Vaccine-derived poliovirus found in Burundi and Congo

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 Vaccine-derived poliovirus detected in Burundi and Congo

Health officials in Burundi and the Democratic Republic of the Congo have identified cases of vaccine-derived poliovirus, according to the World Health Organization and the Global Polio Eradication Initiative, Reuters reported.

The WHO said the government of Burundi has declared the discovery of the virus a public health emergency after cases were confirmed in an unvaccinated four-year-old boy in the Isale region of western Burundi and two other children who had been in contact with him.
< br /> Five other samples from environmental wastewater surveillance have confirmed the presence of circulating type 2 poliovirus in Burundi, the WHO said in a statement.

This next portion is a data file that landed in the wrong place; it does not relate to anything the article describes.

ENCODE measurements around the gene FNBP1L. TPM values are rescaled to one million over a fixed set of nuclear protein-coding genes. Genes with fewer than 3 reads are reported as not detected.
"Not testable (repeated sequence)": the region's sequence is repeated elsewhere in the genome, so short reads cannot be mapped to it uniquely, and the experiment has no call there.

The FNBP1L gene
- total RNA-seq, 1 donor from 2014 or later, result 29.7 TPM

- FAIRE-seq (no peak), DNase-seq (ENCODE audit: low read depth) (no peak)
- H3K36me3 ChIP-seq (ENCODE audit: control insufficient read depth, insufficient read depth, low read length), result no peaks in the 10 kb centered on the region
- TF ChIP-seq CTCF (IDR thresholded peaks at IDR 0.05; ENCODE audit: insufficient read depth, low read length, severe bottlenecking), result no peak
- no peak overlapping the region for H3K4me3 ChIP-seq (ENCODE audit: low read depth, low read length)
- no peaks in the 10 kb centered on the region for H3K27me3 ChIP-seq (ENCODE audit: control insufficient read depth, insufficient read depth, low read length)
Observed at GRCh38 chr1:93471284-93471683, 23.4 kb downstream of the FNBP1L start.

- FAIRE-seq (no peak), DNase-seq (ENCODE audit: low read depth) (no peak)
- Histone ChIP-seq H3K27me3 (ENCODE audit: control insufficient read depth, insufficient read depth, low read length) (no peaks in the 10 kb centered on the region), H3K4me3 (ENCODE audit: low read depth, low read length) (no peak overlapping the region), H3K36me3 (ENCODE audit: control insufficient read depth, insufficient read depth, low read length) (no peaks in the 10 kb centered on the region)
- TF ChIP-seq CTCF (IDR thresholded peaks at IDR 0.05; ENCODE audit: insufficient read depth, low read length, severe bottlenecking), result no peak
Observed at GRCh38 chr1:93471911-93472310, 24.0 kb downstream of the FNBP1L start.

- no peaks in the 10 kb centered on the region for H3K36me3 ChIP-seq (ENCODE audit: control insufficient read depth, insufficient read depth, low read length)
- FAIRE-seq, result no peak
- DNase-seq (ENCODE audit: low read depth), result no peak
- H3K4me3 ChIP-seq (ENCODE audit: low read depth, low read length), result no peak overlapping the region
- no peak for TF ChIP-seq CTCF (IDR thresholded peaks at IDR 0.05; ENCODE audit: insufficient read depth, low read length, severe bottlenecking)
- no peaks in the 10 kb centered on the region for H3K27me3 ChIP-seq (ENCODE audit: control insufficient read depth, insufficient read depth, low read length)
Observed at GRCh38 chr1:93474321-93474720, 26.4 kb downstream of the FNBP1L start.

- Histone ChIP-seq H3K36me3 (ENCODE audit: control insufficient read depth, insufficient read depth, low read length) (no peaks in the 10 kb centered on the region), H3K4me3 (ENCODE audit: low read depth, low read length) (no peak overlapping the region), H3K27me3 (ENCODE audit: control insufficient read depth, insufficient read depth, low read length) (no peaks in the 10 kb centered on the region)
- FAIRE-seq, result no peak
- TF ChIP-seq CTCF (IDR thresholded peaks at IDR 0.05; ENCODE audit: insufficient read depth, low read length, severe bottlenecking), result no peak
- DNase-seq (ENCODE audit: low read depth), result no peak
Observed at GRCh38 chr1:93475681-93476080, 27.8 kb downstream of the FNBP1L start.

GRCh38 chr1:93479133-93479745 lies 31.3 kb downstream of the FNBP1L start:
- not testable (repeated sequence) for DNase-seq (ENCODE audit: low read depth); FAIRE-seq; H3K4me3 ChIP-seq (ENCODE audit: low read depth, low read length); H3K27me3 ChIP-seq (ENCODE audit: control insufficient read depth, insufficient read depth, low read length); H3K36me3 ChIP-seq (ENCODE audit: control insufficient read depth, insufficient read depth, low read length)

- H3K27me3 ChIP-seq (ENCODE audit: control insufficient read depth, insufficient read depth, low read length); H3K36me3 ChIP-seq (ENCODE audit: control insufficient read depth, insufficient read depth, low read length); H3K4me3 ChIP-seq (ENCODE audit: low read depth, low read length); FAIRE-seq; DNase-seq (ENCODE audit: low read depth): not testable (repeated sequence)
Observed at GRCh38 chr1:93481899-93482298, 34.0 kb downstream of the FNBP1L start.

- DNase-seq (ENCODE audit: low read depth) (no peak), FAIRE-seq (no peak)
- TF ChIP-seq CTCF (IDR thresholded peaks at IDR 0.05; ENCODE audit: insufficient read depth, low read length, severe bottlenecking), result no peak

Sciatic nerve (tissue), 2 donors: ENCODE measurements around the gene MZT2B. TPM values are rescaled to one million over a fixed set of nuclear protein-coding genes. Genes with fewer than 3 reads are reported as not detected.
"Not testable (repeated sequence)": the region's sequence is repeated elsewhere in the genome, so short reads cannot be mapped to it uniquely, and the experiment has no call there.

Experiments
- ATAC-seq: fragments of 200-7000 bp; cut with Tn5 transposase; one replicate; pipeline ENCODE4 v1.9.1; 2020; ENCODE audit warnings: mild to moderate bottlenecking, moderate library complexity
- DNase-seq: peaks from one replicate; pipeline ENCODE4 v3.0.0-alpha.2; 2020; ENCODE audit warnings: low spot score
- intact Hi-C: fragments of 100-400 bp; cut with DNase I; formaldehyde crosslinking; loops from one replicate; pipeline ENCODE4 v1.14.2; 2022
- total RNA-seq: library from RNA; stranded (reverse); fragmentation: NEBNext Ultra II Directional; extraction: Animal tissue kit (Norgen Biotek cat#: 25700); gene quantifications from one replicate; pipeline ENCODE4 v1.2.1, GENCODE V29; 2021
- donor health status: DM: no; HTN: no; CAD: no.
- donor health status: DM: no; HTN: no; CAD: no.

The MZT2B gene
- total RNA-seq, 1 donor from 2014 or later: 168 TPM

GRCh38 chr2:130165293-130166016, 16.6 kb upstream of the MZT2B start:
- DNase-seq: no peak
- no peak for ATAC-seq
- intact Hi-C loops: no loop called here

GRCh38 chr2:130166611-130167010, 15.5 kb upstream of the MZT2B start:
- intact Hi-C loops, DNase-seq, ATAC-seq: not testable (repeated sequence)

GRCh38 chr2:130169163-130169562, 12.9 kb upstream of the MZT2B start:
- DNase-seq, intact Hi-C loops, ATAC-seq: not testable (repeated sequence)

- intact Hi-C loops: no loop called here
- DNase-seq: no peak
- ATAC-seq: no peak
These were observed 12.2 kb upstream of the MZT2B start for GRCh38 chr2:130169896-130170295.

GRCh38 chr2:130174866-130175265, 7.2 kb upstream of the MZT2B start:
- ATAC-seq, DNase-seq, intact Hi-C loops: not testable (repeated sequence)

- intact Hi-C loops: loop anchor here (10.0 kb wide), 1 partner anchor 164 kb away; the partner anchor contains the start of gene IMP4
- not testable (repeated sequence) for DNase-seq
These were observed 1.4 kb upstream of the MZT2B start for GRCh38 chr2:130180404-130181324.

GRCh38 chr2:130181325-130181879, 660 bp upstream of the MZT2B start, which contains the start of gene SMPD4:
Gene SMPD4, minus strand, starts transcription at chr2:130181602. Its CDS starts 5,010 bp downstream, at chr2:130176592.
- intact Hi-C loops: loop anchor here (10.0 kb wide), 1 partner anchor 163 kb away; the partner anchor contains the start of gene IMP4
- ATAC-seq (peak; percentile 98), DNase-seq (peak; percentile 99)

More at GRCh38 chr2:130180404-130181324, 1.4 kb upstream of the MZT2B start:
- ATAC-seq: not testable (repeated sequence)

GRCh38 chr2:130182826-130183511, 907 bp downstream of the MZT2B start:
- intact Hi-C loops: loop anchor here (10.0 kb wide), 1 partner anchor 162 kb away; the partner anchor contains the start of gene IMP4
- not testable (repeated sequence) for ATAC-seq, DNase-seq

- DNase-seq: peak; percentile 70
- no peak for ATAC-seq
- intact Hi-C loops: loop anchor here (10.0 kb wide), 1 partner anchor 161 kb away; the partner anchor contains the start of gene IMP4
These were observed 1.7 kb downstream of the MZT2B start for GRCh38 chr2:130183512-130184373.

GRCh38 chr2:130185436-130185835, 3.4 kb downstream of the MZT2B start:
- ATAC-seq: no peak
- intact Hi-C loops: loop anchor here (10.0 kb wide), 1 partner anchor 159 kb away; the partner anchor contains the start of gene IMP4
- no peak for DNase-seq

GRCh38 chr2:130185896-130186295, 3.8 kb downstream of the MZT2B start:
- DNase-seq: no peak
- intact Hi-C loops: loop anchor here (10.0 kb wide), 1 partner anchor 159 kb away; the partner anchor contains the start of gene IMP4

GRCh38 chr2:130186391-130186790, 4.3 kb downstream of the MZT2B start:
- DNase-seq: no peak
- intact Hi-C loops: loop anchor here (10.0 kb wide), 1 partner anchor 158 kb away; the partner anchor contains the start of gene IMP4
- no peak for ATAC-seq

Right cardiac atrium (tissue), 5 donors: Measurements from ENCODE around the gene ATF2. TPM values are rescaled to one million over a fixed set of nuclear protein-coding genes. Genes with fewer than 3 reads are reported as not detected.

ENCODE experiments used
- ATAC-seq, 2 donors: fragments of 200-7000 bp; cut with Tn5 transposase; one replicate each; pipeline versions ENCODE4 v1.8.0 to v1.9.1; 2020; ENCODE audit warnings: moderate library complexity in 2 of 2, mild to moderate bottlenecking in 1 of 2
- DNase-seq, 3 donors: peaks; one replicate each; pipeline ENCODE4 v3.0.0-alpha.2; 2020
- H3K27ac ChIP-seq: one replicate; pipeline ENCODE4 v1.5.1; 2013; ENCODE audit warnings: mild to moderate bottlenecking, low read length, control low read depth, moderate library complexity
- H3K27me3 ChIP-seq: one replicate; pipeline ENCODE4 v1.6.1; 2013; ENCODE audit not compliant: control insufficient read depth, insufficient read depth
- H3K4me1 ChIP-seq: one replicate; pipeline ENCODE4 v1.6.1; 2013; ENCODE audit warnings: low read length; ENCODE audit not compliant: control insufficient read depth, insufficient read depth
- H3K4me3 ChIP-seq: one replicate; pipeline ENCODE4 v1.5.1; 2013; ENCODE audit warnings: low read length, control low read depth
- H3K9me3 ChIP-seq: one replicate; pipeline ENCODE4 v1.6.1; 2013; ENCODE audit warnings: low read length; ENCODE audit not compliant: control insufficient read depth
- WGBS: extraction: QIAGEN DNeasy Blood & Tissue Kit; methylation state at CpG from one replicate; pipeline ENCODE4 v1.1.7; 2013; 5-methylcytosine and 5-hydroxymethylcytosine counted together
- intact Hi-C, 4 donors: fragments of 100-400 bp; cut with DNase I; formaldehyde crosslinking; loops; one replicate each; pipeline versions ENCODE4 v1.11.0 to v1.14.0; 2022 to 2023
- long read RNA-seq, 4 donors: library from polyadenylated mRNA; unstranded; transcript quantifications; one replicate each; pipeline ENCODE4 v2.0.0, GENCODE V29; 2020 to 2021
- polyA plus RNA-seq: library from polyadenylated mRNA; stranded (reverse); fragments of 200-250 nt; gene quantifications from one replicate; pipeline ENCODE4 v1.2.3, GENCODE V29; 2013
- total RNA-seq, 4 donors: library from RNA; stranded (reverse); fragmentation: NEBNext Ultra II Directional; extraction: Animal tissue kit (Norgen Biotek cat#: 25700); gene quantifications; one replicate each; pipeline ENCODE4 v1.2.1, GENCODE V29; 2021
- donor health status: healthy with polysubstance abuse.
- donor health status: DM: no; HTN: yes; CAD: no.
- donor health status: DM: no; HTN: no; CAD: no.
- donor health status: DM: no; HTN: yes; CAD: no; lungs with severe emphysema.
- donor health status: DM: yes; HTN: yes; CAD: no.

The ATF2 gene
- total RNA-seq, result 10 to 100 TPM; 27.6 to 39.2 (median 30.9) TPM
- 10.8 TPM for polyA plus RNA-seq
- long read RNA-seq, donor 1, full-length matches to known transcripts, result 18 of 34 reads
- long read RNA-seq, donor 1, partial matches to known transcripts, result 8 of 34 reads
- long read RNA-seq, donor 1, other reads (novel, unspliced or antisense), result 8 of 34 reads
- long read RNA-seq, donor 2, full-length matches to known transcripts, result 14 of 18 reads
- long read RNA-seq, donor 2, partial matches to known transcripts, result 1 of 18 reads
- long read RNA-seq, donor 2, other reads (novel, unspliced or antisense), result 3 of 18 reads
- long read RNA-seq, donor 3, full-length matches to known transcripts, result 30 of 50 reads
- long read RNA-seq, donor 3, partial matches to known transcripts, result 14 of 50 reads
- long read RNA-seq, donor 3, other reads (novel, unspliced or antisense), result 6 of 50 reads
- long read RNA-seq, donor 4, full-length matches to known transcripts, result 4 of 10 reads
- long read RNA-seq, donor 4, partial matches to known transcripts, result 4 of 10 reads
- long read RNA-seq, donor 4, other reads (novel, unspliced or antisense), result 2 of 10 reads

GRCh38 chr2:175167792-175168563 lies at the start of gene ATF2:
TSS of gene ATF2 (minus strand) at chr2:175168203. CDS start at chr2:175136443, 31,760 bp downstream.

Circulating poliovirus type 2 (vaccine-derived) differs from wild poliovirus in that infections occur when the attenuated strain of poliovirus contained in the oral polio vaccine circulates in an underimmunized population for a long time.

Detections have important because they are the first to be associated with the use of the new oral polio vaccine type 2 (nOPV2), which was developed specifically to reduce this risk.

The Global Polio Eradication Initiative (GPEI) said in a statement that circulating vaccine-derived poliovirus type 2 has been detected in six children in two eastern provinces of the Congo.

Burundi plans to conduct a polio vaccination campaign in the coming weeks for all eligible children under 7 years of age with the help of WHO and GPEI, WHO said.

The GPEI statement says that since March 2021, 28 countries have 600 million doses of the new vaccine have been received and the vaccine is confirmed to be safe and effective. According to the GPEI, the vaccination campaign is scheduled for April.

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